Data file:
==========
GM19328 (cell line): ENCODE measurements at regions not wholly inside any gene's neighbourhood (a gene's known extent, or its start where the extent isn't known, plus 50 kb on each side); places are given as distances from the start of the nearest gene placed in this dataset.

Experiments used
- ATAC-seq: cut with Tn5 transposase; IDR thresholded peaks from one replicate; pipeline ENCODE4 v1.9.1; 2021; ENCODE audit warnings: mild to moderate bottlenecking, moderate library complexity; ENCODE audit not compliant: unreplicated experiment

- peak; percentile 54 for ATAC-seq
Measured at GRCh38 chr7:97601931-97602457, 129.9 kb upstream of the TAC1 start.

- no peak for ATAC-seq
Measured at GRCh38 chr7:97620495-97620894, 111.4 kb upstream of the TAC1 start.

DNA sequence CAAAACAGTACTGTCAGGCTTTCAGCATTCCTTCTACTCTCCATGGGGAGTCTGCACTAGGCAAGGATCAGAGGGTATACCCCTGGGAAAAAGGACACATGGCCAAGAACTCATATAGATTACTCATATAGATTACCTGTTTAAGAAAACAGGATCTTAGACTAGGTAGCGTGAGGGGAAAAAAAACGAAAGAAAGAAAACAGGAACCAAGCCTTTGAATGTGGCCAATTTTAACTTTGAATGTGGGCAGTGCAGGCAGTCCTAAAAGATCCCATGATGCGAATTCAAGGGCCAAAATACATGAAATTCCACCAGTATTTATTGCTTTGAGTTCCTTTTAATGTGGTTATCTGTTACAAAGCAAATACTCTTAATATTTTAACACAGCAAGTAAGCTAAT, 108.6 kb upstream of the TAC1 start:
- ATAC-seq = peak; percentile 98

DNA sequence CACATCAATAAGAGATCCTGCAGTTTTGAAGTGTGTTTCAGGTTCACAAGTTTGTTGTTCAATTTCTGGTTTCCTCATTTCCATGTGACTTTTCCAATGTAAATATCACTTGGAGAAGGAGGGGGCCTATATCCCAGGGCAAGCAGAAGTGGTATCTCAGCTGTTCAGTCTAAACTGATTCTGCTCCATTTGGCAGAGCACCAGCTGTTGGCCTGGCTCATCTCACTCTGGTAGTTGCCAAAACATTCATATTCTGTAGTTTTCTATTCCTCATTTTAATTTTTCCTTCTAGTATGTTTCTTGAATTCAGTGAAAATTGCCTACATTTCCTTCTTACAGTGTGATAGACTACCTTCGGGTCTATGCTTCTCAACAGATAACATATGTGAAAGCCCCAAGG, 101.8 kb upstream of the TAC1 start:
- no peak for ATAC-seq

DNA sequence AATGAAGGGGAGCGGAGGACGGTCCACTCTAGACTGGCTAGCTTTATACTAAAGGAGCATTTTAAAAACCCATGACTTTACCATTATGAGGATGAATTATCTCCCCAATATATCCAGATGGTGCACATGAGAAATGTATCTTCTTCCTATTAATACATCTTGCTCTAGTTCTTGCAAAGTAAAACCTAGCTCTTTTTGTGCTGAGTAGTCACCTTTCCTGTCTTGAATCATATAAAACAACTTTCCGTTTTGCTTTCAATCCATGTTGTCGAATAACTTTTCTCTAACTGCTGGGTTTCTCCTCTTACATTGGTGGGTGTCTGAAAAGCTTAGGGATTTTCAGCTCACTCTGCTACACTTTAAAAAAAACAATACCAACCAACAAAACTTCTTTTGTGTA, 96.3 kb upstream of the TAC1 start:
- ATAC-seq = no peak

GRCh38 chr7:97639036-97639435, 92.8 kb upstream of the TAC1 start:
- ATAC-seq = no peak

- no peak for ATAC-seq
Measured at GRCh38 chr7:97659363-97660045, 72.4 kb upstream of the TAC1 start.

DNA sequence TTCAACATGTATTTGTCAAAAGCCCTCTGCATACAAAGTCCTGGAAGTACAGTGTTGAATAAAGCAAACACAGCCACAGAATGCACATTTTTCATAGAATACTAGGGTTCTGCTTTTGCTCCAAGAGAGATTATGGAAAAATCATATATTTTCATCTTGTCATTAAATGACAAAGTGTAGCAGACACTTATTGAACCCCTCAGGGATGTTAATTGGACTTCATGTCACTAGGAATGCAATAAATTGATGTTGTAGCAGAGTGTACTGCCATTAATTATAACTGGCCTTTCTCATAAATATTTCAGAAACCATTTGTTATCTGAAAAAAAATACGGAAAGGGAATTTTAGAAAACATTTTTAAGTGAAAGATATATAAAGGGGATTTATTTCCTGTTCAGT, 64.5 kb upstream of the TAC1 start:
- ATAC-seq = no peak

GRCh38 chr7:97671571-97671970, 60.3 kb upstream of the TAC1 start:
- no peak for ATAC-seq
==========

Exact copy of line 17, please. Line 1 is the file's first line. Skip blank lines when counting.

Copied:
Measured at GRCh38 chr7:97659363-97660045, 72.4 kb upstream of the TAC1 start.